How to decipher Florida lakes in the fall

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Kyle Jessie

By Chris Decker

On the national level, the warm weather of Florida is generally a place where tournament organizations travel in the first few months of the season in search of giant bass, when the rest of the country is mostly still dealing with cold and snow.

During January and February, Florida fish are either in the prespawn period or are starting to lock down on beds and spawning. But what happens to Florida fish in fall conditions like the College Series anglers are facing at the Carhartt Bassmaster College National Championship presented by Bass Pro Shops at the Harris Chain of Lakes?

Polk State College anglers Kyle Stafford and Jake Stines are both Florida natives and are here to provide some answers after dropping 18 pounds, 2 ounces on the scales on Day 1 of the National Championship.

The duo qualified for the tournament through the Florida B.A.S.S. Nation event on their home waters of the Kissimmee Chain. Stafford and Stines are one of the only Florida based teams in the field this week and have plenty of experience on the Harris Chain as well.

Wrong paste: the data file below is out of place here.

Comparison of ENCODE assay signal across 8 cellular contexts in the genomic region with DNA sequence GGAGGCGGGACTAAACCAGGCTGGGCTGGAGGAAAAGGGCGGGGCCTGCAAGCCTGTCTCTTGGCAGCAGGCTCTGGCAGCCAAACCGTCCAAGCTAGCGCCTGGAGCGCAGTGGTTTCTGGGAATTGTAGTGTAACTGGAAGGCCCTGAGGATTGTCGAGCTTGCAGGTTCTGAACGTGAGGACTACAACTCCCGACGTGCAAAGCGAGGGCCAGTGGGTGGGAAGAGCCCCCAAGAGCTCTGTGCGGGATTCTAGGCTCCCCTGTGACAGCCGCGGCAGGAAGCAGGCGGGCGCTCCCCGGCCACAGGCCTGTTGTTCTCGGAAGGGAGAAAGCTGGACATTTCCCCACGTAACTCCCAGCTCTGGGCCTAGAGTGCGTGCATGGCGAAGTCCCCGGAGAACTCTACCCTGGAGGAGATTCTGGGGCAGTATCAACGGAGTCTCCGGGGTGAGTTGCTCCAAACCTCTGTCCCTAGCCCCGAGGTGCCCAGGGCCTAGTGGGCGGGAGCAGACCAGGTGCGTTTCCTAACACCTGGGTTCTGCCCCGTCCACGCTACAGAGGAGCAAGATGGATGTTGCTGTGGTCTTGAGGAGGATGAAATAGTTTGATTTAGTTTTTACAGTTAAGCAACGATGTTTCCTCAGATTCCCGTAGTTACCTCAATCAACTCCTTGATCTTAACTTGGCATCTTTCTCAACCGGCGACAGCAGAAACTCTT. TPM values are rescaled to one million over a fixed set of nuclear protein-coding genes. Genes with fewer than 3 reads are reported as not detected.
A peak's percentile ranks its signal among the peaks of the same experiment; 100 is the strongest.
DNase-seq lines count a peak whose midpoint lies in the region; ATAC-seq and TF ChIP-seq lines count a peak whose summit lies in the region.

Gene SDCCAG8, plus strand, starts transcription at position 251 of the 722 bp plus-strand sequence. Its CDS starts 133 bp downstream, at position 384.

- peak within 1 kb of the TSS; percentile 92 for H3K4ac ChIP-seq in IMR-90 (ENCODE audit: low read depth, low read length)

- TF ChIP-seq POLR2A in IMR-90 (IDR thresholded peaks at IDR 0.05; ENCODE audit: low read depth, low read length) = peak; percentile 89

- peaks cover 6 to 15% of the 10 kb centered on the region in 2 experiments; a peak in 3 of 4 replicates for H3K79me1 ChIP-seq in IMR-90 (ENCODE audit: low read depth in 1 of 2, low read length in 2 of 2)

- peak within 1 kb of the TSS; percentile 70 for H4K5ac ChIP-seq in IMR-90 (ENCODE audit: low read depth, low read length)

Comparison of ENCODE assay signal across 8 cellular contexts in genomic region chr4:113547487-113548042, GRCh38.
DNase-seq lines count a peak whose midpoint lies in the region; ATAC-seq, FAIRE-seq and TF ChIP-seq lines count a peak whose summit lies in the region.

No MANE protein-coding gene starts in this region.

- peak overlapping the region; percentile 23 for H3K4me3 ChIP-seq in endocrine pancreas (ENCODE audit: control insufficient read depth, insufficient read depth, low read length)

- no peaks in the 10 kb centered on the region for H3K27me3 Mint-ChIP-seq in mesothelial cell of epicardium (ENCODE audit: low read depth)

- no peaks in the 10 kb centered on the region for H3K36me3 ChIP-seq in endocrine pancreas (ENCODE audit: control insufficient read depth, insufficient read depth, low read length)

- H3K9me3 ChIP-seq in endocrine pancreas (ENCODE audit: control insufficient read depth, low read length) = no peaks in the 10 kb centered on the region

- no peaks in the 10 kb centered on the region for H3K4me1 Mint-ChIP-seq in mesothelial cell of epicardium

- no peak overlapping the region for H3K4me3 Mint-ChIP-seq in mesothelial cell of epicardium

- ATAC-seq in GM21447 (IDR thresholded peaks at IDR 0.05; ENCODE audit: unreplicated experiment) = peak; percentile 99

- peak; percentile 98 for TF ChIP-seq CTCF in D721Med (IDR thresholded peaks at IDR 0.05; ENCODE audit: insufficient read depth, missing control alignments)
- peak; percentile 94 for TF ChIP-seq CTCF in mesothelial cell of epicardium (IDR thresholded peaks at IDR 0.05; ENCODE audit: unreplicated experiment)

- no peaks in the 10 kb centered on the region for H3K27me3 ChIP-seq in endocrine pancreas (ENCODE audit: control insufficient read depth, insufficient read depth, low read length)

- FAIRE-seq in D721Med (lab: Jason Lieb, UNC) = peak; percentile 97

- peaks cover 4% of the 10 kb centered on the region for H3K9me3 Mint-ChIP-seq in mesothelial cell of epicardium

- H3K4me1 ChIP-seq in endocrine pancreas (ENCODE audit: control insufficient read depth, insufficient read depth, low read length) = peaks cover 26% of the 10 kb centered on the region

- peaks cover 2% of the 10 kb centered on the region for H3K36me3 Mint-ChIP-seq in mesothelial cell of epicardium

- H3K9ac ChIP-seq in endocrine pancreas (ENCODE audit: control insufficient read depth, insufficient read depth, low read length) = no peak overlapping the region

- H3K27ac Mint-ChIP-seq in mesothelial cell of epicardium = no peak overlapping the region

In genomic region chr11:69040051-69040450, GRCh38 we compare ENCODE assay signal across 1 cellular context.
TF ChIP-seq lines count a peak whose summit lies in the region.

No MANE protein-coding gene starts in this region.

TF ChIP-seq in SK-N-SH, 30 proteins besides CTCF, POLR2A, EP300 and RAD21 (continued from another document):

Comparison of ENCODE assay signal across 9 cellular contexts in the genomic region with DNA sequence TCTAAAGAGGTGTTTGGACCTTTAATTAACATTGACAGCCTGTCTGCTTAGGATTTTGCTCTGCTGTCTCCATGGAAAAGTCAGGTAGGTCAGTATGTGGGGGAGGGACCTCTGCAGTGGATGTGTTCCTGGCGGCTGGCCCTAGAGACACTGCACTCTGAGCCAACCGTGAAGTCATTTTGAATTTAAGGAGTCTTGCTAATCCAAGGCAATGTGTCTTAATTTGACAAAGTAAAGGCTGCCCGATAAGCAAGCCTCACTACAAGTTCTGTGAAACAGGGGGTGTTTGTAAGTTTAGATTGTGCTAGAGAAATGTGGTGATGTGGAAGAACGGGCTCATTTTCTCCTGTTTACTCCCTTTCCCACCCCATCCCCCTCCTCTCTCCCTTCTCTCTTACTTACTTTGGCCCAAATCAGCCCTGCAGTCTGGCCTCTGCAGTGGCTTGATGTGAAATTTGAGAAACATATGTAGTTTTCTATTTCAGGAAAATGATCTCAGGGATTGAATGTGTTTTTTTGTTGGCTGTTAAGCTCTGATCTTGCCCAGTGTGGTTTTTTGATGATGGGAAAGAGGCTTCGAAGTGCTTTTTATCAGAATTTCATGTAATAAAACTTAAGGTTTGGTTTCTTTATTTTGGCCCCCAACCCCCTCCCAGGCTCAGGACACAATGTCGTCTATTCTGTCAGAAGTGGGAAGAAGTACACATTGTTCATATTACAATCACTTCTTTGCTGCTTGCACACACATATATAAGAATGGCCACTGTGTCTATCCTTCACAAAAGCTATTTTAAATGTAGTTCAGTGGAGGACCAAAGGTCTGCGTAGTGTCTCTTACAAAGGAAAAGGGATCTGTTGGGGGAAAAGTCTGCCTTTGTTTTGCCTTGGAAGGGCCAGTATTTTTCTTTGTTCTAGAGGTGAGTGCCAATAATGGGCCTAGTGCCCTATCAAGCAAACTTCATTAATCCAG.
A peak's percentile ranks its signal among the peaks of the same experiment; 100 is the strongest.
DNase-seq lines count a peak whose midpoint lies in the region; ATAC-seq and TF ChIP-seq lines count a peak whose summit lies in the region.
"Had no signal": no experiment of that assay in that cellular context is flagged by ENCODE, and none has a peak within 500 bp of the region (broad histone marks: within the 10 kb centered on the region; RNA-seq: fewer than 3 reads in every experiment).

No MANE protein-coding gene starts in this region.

“It's a tough time of the year,” Stafford said. “So a lot of guys are going to find them offshore and we are catching them shallow. You can find them shallow, you can find them deep and everywhere in between. It really spreads everything out.”

Largemouth are the only species of black bass in Florida and with vegetation being the main cover in the lake, Stines said it makes it difficult for a lot of guys to solve Florida lakes this time of the year.

“The versatility of the fishery is the main difference,” Stines said. “If we were up North we could target spots, smallmouth. It’s strictly vegetation so it makes it difficult for a lot of guys to come here. In my opinion, it really makes it stand out as a fishery. You can catch them in 15 feet of water or in 10 inches.”

Stafford and Stines said there is currently a lot of grass in the Harris Chain of Lakes, but as the season progresses and cold fronts start coming through more often, the grass will start to die off. Stines said he thinks much of the field is relying on hydrilla mats this week.

“It gets a lot of bait in there and makes the fish feed pretty good,” he said. “That’s probably what a lot of guys are targeting this week.”

During the fall, Stines said there are several different baits you can rely on in Florida Lakes. If you are fishing deep, he said big worms and crankbaits will get the job done a lot of the time. In shallow water, flipping and punching as well as a speed worm work well this time of the year.

“Vegetation is the main thing,” he added. “Whatever specific vegetation you are fishing dictate what you can throw around it.”